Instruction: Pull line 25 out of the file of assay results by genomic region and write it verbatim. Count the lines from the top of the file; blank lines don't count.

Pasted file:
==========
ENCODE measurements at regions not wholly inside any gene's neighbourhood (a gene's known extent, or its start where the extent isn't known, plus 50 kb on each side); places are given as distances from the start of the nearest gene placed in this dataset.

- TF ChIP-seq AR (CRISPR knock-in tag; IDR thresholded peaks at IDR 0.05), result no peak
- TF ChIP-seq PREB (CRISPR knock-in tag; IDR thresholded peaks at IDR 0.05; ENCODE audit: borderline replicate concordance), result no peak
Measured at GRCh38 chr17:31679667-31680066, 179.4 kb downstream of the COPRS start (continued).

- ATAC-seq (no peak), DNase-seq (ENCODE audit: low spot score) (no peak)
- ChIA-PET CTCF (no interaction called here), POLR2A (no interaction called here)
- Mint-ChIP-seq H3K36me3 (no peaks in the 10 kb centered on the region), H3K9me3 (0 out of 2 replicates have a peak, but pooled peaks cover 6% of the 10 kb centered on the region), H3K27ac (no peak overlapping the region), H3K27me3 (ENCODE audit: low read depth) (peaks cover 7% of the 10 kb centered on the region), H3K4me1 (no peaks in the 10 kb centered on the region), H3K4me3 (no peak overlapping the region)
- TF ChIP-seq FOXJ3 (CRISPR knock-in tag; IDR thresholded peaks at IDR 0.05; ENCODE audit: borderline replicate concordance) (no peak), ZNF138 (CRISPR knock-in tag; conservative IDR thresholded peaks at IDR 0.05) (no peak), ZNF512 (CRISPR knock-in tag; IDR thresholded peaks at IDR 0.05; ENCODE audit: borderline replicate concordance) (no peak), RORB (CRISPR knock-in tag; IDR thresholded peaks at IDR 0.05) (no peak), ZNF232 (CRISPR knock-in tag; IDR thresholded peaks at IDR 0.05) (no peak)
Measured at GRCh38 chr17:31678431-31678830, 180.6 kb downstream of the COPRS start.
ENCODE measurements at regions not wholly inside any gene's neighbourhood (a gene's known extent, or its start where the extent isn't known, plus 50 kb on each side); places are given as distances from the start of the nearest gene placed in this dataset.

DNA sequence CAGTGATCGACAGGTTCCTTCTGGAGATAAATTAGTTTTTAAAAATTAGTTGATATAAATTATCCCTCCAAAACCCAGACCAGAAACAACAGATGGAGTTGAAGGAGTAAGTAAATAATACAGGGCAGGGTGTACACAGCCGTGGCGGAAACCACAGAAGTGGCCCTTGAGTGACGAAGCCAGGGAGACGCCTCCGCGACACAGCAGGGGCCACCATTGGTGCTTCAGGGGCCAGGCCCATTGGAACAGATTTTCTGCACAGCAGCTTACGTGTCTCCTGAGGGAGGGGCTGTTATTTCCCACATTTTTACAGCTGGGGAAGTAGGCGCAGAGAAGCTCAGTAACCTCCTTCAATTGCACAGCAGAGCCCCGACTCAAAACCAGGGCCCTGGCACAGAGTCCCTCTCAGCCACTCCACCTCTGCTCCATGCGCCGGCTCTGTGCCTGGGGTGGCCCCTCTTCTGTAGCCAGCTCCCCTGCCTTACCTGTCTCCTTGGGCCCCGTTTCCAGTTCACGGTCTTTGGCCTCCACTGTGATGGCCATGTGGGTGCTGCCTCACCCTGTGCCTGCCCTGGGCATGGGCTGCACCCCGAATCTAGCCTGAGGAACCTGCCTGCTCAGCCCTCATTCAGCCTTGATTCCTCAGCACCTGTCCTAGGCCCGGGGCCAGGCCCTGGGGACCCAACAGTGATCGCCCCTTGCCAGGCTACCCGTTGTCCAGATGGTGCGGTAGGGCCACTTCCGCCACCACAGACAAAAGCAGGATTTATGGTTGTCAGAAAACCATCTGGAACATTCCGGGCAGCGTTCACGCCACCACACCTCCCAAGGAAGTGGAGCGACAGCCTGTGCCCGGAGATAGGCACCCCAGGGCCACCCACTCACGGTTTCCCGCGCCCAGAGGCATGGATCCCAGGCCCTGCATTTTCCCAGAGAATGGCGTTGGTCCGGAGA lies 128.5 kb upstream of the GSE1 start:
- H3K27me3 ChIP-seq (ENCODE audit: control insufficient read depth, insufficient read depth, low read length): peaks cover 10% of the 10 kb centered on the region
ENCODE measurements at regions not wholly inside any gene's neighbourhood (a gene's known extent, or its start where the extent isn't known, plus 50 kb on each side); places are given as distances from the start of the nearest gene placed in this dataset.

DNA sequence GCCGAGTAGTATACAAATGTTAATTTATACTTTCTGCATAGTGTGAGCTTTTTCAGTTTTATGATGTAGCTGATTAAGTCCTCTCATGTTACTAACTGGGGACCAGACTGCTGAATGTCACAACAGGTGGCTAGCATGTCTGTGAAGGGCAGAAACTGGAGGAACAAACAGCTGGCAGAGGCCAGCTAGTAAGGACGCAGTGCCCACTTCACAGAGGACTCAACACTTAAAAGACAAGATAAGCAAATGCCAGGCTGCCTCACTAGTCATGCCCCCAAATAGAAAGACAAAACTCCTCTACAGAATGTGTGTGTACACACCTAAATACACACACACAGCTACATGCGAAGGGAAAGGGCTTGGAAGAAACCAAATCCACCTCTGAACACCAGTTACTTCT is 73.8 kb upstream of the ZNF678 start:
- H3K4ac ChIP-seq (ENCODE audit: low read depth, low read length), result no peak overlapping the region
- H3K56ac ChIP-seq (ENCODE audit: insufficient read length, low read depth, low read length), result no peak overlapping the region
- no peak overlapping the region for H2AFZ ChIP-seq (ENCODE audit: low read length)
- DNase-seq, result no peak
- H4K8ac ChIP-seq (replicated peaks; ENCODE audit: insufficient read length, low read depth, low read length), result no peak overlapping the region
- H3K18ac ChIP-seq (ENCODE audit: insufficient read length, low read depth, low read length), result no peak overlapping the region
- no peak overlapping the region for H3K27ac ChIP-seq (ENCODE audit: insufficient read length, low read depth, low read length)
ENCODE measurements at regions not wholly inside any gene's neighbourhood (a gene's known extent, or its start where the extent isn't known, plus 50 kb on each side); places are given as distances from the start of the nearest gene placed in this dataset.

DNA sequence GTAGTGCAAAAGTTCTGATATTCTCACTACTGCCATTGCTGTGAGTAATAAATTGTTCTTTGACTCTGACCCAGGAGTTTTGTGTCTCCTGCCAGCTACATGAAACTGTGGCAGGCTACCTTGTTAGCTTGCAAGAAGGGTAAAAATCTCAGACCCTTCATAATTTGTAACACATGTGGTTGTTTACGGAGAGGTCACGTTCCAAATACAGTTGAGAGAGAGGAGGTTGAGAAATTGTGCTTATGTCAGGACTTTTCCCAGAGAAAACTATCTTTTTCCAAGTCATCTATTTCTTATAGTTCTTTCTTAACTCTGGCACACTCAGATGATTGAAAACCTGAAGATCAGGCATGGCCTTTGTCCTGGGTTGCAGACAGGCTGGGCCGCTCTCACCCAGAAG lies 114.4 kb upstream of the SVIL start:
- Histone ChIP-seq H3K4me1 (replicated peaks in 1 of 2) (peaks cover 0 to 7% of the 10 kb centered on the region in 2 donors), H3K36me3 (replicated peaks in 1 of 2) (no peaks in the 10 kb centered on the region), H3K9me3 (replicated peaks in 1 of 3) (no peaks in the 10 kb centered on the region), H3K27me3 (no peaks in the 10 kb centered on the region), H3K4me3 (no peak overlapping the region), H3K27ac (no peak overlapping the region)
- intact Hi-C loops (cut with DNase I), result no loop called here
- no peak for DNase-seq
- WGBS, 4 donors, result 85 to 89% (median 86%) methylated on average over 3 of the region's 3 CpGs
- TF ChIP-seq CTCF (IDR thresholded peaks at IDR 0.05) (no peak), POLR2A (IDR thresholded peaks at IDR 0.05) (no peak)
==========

- intact Hi-C loops (cut with DNase I), result no loop called here